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S.C. Rep. Gilda Cobb-Hunter To Discuss Role of Black Women in Politics
Published:
2/4/2016 11:58:52 AM


Gilda Cobb-Hunter
 

South Carolina Rep. Gilda Cobb-Hunter will be the keynote speaker at the College of Charleston’s Office of Institutional Diversity Signature Speaker Series at 6 p.m. on Feb. 12, 2016.

The event will take place in the Stern Student Center Ballroom, located at 71 George St.

In celebration of National Black History Month, the topic of Cobb-Hunter’s speech is “Shaping the Future of South Carolina Politics: The Role of Black Women.”

Cobb-Hunter is a person of many firsts. She became the first African American woman in Orangeburg County elected to a statewide office when she won a seat in the S.C. House of Representatives in 1992, an office she continues to hold. She is the first freshman ever appointed to – and currently the ranking member of – the powerful House Ways and Means Committee. And in 1997, with her election as minority leader, she became the first person of color, male or female, to lead a South Carolina legislative caucus.

“The Office of Institutional Diversity is very fortunate and honored to have Representative Cobb-Hunter as its 2016 National Black History Month keynote speaker, and we are looking forward to her visit,” said John Bello-Ogunu, Sr., chief diversity officer for the College of Charleston. “Through her numerous, diverse, and enviable accomplishments to date, Gilda Cobb-Hunter has, and continues to contribute to the very rich history of blacks in South Carolina and in America in general.”

Cobb-Hunter, who is often referred to as “the conscience of the House,” is widely respected on both sides of the aisle in the S.C. General Assembly. In her capacity as vice-chair of the African-American History Monument Commission, Cobb-Hunter led the historic effort to build the first monument to African Americans on the grounds of any state capitol. She represents South Carolina as the national committeewoman to the Democratic National Committee (DNC), where she also serves as a member of the group’s executive committee and as chair of the DNC’s Southern Regional Caucus; she is the first woman of color ever elected to that position.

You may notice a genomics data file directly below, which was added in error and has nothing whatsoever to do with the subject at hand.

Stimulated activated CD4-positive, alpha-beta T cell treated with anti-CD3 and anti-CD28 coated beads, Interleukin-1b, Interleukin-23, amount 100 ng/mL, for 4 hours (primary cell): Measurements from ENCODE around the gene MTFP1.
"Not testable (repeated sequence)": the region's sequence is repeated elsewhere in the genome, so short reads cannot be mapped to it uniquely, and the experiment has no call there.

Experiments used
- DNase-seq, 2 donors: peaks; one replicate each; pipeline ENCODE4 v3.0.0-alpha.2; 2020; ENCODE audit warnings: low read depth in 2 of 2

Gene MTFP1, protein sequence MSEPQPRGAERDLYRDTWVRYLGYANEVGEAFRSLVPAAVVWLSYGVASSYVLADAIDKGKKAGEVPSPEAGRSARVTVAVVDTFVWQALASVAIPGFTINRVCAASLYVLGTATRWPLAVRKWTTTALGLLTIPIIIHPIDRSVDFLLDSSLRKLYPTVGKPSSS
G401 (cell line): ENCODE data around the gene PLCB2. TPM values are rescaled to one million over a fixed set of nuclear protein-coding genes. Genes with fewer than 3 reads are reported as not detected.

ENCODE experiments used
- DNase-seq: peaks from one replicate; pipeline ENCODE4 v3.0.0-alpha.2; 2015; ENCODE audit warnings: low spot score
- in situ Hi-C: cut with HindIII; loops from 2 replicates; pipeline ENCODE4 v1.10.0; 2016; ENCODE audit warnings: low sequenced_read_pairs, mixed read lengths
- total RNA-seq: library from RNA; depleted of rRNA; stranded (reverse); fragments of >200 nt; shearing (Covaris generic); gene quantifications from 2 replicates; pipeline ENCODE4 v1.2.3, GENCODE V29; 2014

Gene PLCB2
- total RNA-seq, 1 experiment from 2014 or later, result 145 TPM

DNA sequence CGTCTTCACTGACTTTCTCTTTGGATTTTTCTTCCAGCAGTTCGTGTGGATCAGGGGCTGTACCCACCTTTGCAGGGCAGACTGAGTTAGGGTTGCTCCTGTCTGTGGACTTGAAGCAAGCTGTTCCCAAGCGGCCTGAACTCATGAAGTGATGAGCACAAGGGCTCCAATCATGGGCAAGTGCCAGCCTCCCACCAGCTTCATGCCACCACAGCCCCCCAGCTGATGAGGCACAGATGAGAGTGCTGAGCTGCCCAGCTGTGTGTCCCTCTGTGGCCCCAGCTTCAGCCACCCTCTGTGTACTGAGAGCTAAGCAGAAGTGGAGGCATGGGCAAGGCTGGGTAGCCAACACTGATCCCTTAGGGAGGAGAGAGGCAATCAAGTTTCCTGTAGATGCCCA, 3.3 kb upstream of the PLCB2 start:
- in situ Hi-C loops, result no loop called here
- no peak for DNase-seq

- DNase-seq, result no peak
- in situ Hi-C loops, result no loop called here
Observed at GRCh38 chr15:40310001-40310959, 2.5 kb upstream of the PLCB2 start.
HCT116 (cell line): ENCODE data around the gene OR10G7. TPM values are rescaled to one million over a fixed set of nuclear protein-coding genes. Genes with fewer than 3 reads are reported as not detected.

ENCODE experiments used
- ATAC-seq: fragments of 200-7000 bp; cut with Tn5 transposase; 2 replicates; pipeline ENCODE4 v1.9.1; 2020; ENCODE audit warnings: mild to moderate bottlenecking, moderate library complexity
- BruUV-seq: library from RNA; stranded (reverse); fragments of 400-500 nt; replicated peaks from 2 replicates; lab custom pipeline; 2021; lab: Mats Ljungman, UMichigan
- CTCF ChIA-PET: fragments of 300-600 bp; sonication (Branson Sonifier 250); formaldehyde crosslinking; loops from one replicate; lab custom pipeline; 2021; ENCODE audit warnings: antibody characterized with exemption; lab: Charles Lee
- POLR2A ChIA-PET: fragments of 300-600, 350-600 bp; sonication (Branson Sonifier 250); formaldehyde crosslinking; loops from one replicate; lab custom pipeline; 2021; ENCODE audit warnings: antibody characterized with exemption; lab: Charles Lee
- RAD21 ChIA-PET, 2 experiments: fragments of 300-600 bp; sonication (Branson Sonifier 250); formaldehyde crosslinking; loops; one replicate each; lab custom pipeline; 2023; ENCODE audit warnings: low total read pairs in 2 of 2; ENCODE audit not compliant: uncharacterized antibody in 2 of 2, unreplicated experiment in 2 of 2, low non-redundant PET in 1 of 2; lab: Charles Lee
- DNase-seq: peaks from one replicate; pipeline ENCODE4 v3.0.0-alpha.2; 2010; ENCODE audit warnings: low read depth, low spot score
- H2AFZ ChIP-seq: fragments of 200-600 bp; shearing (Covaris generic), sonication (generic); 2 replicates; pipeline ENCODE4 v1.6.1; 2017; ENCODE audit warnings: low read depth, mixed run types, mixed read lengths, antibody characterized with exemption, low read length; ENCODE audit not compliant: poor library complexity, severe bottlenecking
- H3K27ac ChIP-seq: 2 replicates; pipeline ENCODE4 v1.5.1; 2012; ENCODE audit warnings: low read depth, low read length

In addition to being awarded honorary degrees from the College of Charleston and the Medical University of South Carolina, she is also the recipient of the David Wilkins Legislative Leadership Award from the Riley Institute at Furman University.

Cobb-Hunter earned a bachelor’s degree in Afro-history from Florida A & M University and a master’s degree in American history from Florida State University. Since 1985, she has served as executive director of CASA/Family Systems, a family violence agency serving Orangeburg, Bamberg and Calhoun counties. She continues to work on the national, regional and state levels on a variety of progressive issues aimed at making communities a better place for working families to live.

 

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